We bend time and escape every Autumn, chasing the leaves. The first year was too late, aspens already wintered, but we’ve learned to listen. Our mountains call a little bit earlier, rewarding more color each season. Colorado is a show off.
I had forgotten the calm of setting your feet on trail. I move fast here. I breathe deep. No dust or sound, only wind and exhale.
Add in kids though and I move slowly, searching. Who needs handholding or has run ahead only to cry ‘I’m tired’?
We chose a hike above tree line, the route more off-road than footpath. Half a dozen water bottles, cheese sticks, and apples, four children, my camera and too many jackets. Gentle breeze became gusts and I gripped my pair of little hands tightly—feeling they could blow away. With cold ears and not much laughter, everyone kept going and we made it back in two hours. That’s a 40 minute mph pace.
I question myself as a mother often, still healing wounds of broken attachment. Failure I can smell a mile away, but what’s normal is not something I’ve got a nose to bless. It’s actually more painful; because when I do take that breath, those healed scars resonate in what’s good and beautiful.
My partner loves to remind me, with such moments, that each individual in my care embodies wholeness where there was loss. They follow in no specific order: power, desire, drama, and yes, snark.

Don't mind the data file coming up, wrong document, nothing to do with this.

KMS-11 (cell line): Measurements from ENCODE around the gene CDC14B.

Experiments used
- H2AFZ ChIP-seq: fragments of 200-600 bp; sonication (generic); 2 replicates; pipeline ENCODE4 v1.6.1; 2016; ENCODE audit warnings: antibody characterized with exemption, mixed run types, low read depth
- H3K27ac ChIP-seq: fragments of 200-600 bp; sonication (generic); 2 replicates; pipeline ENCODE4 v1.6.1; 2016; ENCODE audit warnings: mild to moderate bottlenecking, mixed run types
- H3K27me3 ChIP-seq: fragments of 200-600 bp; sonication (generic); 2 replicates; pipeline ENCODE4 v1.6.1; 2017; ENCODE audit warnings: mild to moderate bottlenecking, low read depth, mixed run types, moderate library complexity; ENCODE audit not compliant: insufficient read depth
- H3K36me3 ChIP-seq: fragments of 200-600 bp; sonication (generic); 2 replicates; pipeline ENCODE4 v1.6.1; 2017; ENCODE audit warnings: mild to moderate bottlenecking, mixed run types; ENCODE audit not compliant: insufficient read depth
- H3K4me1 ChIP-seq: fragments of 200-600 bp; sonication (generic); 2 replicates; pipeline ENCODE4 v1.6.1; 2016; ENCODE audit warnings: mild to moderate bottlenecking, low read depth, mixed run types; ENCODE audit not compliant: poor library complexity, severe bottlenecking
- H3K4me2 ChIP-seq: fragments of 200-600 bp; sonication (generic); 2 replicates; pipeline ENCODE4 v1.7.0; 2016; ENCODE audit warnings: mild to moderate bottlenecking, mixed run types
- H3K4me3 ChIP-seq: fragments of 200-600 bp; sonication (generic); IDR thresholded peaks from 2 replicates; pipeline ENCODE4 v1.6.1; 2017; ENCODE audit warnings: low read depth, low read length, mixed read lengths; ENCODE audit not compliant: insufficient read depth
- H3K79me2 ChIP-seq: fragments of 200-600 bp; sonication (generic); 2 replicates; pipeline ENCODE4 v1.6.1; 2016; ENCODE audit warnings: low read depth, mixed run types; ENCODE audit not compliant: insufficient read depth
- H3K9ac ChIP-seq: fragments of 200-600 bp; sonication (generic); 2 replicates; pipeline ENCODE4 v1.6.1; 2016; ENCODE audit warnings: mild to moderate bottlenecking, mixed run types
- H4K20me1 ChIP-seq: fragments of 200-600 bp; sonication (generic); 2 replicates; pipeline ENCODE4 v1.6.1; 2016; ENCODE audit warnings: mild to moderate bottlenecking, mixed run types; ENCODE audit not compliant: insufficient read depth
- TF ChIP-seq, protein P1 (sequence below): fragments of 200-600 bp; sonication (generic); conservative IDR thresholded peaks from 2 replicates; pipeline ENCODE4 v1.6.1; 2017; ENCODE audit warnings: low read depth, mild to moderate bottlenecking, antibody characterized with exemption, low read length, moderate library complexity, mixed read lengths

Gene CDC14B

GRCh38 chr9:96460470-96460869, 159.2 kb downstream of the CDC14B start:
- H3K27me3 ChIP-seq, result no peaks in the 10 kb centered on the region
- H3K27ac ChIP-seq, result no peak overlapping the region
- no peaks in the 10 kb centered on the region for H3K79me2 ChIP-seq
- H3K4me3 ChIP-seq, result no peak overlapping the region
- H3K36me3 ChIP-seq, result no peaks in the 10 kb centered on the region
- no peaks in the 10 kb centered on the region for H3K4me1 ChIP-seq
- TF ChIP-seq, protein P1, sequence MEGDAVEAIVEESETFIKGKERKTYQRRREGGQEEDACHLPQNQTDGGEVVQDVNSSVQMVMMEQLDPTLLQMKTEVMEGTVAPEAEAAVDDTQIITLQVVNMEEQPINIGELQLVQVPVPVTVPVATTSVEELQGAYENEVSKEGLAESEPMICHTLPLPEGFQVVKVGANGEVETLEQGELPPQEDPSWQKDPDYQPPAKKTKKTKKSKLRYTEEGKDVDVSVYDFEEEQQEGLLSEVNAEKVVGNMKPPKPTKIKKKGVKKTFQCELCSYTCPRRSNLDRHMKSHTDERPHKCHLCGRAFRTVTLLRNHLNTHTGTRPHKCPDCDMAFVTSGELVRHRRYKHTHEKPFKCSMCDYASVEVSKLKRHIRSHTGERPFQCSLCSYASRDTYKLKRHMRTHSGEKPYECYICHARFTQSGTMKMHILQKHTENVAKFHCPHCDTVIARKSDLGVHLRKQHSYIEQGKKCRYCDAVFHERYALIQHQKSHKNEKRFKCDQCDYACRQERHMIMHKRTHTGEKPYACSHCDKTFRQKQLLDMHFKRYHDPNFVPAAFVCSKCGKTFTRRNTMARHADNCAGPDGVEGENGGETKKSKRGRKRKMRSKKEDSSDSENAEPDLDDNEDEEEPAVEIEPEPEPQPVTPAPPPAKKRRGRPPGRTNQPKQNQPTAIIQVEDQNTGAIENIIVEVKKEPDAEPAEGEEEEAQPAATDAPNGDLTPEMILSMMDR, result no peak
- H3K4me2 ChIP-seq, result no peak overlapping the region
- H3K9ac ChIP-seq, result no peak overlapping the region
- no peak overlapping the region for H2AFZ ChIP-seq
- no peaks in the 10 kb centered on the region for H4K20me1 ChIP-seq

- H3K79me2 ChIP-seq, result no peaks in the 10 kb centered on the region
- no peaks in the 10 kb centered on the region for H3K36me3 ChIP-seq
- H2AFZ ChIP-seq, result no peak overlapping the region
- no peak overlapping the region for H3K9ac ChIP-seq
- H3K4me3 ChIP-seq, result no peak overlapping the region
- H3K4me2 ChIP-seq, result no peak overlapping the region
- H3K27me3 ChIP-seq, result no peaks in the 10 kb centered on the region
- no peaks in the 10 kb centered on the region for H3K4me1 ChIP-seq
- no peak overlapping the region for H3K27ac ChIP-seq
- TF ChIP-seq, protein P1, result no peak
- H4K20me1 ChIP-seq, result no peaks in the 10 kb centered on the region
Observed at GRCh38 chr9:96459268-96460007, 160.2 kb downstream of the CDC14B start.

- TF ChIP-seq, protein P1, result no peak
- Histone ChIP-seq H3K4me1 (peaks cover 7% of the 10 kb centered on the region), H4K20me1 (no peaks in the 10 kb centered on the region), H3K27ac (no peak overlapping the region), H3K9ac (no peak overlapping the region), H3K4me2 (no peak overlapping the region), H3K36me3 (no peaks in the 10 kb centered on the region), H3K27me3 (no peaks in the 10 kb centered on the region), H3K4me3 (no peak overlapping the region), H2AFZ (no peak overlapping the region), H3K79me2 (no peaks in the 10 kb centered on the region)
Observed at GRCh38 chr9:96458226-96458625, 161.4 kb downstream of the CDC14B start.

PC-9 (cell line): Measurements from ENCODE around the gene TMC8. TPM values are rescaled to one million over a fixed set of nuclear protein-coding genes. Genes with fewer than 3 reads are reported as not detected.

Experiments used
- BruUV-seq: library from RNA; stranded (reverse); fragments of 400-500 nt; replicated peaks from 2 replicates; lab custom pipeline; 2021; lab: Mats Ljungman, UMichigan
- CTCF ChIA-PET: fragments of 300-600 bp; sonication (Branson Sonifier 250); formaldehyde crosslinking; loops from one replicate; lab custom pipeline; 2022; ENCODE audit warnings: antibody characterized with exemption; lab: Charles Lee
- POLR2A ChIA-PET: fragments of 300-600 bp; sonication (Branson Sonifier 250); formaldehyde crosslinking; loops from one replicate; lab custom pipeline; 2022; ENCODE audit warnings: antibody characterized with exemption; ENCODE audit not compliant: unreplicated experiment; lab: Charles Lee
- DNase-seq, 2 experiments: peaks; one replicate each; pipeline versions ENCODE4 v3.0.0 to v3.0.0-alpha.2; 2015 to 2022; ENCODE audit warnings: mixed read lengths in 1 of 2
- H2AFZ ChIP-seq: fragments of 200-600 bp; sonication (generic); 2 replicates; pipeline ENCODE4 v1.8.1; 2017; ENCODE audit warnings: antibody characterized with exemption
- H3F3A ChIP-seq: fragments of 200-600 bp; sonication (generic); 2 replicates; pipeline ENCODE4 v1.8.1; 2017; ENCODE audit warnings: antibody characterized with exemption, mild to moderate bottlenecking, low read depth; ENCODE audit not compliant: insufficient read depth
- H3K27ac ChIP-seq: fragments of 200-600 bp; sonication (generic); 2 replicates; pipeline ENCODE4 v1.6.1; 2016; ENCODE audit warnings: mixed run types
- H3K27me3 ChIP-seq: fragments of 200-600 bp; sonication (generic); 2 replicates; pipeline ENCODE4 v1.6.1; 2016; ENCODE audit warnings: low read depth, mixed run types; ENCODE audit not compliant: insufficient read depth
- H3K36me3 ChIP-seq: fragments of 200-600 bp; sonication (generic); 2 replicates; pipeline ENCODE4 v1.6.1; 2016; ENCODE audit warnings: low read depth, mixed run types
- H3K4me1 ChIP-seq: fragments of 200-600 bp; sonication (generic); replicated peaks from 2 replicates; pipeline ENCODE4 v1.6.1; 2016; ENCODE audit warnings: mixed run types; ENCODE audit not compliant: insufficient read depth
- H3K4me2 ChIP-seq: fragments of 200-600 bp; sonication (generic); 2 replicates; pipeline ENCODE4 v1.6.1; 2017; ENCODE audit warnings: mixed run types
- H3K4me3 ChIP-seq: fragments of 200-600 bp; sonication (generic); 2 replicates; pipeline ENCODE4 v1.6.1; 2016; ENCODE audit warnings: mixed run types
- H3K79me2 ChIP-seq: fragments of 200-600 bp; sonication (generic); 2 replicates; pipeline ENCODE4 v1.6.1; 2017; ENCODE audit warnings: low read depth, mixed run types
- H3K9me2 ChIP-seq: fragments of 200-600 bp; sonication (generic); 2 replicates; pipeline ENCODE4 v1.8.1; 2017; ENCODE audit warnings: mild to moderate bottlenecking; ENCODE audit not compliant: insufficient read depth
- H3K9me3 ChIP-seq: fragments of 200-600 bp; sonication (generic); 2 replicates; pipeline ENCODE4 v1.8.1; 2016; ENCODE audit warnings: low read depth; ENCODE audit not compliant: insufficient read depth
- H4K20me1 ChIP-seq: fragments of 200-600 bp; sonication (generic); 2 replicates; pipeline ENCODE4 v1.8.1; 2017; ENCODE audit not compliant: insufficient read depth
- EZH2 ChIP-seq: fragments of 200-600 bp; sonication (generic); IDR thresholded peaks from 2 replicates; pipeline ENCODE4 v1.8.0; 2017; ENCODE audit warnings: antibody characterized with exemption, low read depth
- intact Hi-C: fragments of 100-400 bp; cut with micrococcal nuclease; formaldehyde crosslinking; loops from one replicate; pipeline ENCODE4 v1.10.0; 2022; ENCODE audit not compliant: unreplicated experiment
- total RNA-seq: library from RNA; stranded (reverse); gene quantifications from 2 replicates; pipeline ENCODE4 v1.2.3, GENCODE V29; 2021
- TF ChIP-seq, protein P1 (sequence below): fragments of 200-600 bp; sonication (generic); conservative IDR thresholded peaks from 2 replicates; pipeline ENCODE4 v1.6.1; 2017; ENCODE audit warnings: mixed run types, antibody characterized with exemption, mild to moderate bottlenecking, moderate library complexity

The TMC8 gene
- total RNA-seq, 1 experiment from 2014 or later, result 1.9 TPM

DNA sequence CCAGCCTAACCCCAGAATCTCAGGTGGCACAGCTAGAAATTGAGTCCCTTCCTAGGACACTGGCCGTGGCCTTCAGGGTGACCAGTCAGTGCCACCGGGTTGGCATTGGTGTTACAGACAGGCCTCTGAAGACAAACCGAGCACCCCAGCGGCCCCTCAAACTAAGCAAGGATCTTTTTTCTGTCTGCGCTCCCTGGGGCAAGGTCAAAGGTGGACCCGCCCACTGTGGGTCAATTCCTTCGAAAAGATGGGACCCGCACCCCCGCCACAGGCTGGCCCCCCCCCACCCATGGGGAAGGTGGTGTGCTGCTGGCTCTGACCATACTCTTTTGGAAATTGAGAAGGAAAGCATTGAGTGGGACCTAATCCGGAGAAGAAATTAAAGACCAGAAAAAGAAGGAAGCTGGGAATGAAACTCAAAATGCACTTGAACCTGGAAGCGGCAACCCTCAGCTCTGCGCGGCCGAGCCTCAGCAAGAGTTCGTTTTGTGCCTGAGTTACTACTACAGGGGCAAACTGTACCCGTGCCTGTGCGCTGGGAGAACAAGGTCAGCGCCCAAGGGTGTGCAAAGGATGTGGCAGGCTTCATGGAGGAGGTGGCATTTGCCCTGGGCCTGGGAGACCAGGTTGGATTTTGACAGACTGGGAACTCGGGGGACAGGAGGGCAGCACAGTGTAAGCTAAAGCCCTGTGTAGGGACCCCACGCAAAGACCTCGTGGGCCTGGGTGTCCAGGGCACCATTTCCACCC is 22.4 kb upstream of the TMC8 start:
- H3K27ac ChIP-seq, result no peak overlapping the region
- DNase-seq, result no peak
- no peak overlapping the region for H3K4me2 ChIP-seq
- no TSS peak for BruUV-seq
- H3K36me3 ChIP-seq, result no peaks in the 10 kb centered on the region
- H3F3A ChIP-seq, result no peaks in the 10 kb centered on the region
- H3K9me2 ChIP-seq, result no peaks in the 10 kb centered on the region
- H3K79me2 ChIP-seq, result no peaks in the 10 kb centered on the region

It’s a deep trail-breath remembering this.
So when the smallest of all roared that she would carry the backpack of four, I listened, waited, and witnessed a feisty toddler reach twelve thousand feet in her own tiny steps.
Determination and delight alive on her face, a strong and deep knowing, isn’t it good?
This is the way I love to discover my family, just as it is. Because all good writers, I’ve learned, simply tell the truth with the life they’ve been given.
For context, a lousy mattress at the Airbnb left us sleep deprived and our craving for brick oven pizza with craft beer post-hike remained unsatisfied when tempers and appetites would walk no further. Things were disappointing, but it wasn’t that this didn’t matter, it’s that we know loss and hope and broken hearts (no sleep or pizza can be real struggles) are children too. They hike alongside us with plans of their own and we’re there with a listening ear, if need be.
This is us, our mountains, the present, and my people. I think the trees keep color like candles. They know it is our time of endings and beginnings.
Three years here in Colorado and look at my boy smiling, those tiny rascals holding hands, this confident girl. Unstaged, real, accepted.
Happy birthday to a life, house, and hearts we freaking literally rebuilt.
I call it, ‘the beautiful’.